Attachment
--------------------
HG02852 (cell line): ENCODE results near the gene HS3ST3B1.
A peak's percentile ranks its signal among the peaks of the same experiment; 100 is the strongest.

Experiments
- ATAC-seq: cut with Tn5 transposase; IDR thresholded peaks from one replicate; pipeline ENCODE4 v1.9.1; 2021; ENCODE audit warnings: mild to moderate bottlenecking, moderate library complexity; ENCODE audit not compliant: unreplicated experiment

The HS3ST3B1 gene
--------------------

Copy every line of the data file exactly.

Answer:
HG02852 (cell line): ENCODE results near the gene HS3ST3B1.
A peak's percentile ranks its signal among the peaks of the same experiment; 100 is the strongest.

Experiments
- ATAC-seq: cut with Tn5 transposase; IDR thresholded peaks from one replicate; pipeline ENCODE4 v1.9.1; 2021; ENCODE audit warnings: mild to moderate bottlenecking, moderate library complexity; ENCODE audit not compliant: unreplicated experiment

The HS3ST3B1 gene